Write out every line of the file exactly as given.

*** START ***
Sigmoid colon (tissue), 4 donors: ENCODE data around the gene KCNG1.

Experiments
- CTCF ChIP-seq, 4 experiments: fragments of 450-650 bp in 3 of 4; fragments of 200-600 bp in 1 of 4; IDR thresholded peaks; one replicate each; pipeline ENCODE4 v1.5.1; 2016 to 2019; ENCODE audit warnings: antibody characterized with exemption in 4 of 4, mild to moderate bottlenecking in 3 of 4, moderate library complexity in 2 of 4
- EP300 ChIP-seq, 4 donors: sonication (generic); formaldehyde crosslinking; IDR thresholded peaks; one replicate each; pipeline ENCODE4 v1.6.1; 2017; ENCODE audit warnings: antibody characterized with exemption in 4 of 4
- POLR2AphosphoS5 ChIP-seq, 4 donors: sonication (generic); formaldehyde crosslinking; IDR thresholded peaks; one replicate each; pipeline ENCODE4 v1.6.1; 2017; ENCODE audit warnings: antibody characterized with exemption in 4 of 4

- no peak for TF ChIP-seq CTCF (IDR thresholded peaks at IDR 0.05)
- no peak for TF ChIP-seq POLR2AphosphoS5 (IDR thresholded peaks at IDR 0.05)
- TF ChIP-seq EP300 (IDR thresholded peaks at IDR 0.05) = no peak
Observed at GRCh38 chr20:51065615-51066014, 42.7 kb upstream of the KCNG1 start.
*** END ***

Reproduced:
Sigmoid colon (tissue), 4 donors: ENCODE data around the gene KCNG1.

Experiments
- CTCF ChIP-seq, 4 experiments: fragments of 450-650 bp in 3 of 4; fragments of 200-600 bp in 1 of 4; IDR thresholded peaks; one replicate each; pipeline ENCODE4 v1.5.1; 2016 to 2019; ENCODE audit warnings: antibody characterized with exemption in 4 of 4, mild to moderate bottlenecking in 3 of 4, moderate library complexity in 2 of 4
- EP300 ChIP-seq, 4 donors: sonication (generic); formaldehyde crosslinking; IDR thresholded peaks; one replicate each; pipeline ENCODE4 v1.6.1; 2017; ENCODE audit warnings: antibody characterized with exemption in 4 of 4
- POLR2AphosphoS5 ChIP-seq, 4 donors: sonication (generic); formaldehyde crosslinking; IDR thresholded peaks; one replicate each; pipeline ENCODE4 v1.6.1; 2017; ENCODE audit warnings: antibody characterized with exemption in 4 of 4

- no peak for TF ChIP-seq CTCF (IDR thresholded peaks at IDR 0.05)
- no peak for TF ChIP-seq POLR2AphosphoS5 (IDR thresholded peaks at IDR 0.05)
- TF ChIP-seq EP300 (IDR thresholded peaks at IDR 0.05) = no peak
Observed at GRCh38 chr20:51065615-51066014, 42.7 kb upstream of the KCNG1 start.